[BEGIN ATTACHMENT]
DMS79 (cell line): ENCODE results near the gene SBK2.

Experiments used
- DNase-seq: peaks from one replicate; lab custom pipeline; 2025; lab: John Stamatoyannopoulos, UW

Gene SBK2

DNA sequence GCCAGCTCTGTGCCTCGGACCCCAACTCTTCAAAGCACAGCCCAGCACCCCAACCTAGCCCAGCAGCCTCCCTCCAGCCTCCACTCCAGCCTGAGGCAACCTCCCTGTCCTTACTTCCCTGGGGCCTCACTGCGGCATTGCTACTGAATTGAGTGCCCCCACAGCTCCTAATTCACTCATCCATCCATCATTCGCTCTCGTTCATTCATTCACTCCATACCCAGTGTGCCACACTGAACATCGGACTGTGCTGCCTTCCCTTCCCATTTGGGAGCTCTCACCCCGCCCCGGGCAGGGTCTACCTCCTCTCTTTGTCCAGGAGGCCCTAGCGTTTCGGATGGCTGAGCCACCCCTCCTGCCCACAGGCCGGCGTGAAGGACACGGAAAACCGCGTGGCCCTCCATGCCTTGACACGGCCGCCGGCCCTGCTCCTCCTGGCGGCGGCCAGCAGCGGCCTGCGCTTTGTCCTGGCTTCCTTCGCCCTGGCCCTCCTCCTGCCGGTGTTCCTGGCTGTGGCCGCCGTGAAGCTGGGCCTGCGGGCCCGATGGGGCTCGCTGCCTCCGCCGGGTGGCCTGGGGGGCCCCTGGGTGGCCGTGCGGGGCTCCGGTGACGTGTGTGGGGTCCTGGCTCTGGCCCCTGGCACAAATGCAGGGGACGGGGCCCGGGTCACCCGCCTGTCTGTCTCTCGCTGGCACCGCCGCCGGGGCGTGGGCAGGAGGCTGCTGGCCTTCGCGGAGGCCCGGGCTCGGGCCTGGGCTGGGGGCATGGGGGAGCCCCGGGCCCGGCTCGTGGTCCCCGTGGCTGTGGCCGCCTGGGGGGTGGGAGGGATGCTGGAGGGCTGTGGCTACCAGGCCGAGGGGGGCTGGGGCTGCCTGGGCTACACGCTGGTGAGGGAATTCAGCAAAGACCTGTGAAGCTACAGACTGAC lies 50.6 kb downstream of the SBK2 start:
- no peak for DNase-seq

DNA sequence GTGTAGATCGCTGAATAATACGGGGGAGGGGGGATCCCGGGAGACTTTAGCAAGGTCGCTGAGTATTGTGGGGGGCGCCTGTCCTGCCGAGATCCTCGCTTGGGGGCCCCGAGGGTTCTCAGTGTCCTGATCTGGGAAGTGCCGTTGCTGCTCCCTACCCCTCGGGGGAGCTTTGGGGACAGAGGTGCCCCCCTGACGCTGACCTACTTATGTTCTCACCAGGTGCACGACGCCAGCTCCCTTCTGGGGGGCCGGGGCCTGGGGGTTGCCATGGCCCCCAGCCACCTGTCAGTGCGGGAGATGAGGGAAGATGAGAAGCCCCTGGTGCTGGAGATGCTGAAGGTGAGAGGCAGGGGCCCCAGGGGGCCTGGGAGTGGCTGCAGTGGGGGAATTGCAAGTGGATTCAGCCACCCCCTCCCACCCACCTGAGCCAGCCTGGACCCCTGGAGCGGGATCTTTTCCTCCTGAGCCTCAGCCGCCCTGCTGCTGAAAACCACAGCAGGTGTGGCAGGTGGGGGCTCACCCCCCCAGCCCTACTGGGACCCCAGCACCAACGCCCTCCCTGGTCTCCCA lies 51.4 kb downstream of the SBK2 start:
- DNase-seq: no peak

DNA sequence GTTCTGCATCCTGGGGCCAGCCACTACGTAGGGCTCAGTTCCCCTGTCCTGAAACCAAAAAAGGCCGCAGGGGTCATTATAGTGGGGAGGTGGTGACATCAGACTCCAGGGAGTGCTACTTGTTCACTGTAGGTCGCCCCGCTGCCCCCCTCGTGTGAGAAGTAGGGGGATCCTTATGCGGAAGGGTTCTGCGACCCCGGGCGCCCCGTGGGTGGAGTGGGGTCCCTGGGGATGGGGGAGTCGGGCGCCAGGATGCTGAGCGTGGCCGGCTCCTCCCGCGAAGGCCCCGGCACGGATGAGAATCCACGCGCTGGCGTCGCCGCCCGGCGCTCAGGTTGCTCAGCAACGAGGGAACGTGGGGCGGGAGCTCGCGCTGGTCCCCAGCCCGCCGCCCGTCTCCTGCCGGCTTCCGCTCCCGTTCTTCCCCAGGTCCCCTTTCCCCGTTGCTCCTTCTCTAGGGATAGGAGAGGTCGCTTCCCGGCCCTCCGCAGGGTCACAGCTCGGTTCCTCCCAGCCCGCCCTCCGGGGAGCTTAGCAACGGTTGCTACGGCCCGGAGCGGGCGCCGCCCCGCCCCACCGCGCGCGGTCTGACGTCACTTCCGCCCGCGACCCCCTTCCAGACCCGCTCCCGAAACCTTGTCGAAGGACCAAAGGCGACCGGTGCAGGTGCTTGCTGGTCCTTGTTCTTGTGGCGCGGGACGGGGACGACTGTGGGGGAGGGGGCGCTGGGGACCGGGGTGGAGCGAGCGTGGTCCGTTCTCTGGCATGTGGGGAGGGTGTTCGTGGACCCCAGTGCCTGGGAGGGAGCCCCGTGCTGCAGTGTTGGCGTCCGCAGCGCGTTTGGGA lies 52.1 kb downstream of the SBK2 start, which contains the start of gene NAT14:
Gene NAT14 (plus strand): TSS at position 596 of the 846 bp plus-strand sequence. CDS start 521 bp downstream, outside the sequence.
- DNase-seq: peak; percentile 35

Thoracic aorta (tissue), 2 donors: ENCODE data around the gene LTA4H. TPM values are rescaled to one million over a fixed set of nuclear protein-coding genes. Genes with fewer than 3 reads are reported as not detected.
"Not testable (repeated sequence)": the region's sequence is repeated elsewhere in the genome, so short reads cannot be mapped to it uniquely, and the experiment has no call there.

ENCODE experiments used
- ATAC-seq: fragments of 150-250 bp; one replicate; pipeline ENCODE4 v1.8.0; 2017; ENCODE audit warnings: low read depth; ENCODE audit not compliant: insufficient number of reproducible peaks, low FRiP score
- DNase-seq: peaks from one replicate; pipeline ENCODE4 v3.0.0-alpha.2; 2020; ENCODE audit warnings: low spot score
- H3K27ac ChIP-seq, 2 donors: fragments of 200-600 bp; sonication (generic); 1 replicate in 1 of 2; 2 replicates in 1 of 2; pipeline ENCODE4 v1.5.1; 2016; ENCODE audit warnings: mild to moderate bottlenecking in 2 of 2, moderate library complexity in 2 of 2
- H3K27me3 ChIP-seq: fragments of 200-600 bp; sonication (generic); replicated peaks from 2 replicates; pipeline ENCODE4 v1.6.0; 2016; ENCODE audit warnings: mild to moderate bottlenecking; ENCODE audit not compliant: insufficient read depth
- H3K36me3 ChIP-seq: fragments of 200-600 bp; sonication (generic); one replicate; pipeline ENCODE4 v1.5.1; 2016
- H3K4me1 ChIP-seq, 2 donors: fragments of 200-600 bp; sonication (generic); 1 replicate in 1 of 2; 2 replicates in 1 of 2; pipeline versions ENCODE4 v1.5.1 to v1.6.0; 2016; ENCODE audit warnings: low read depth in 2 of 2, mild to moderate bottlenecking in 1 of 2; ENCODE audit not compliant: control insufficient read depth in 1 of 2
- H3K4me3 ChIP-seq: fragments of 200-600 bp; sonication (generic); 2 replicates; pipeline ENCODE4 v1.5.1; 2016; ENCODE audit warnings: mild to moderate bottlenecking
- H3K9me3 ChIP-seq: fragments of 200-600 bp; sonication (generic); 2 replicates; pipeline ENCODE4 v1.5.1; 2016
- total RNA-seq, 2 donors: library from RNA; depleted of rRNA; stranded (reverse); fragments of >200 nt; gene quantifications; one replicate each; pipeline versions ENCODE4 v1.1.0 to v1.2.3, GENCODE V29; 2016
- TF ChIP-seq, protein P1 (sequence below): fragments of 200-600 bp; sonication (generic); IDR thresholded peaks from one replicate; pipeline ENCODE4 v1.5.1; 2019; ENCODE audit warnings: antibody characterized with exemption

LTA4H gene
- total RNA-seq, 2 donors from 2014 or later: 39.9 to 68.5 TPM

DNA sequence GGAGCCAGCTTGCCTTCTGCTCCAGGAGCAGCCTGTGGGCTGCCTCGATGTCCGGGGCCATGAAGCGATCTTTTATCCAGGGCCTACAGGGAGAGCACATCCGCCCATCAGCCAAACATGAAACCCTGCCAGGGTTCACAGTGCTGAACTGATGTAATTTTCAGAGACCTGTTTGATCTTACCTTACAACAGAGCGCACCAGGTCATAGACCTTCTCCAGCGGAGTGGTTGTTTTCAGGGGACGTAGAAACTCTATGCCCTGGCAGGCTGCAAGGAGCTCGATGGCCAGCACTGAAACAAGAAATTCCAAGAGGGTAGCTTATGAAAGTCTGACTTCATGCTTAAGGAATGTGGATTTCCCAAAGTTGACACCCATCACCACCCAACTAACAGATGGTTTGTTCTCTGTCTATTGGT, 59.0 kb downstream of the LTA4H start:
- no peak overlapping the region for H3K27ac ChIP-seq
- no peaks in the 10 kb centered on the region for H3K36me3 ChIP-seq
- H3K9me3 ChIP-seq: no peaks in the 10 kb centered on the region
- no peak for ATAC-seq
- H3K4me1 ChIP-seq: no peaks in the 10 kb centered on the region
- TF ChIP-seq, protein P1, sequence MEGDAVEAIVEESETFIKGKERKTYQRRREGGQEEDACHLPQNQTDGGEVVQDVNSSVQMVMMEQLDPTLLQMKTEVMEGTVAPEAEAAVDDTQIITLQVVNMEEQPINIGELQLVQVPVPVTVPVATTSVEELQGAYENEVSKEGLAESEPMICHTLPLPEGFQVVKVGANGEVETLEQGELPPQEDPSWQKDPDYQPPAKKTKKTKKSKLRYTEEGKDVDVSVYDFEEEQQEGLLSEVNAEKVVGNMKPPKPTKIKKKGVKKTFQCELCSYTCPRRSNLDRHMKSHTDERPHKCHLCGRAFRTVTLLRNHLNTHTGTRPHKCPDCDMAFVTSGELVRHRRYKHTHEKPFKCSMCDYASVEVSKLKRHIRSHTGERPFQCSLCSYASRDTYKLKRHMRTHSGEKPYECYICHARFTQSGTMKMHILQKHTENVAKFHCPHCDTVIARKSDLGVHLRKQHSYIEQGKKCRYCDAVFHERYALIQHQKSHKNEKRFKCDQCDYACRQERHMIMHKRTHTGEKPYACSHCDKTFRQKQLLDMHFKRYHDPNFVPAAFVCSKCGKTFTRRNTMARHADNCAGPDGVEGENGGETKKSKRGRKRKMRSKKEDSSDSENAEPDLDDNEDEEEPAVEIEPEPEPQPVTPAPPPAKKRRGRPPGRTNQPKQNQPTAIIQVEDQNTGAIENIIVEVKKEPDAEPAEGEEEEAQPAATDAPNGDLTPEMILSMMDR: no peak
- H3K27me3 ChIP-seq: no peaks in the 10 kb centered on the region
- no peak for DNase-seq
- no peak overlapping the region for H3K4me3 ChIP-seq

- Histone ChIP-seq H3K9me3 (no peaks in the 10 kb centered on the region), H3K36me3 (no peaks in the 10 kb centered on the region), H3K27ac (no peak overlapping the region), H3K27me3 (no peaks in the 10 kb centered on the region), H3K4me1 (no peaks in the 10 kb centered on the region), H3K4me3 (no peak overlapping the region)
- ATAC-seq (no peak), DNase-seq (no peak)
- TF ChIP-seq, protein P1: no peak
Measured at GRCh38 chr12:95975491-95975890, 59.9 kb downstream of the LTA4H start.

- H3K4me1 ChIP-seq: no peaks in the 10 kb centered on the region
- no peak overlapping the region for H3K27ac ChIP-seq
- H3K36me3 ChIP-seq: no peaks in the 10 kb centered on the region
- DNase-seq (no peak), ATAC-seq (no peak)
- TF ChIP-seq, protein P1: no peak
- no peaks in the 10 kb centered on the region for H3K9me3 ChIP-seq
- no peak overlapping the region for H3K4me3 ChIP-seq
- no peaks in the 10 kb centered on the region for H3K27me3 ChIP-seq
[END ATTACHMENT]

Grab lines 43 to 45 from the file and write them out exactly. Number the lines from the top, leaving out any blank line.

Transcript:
- H3K36me3 ChIP-seq: no peaks in the 10 kb centered on the region
- DNase-seq (no peak), ATAC-seq (no peak)
- TF ChIP-seq, protein P1: no peak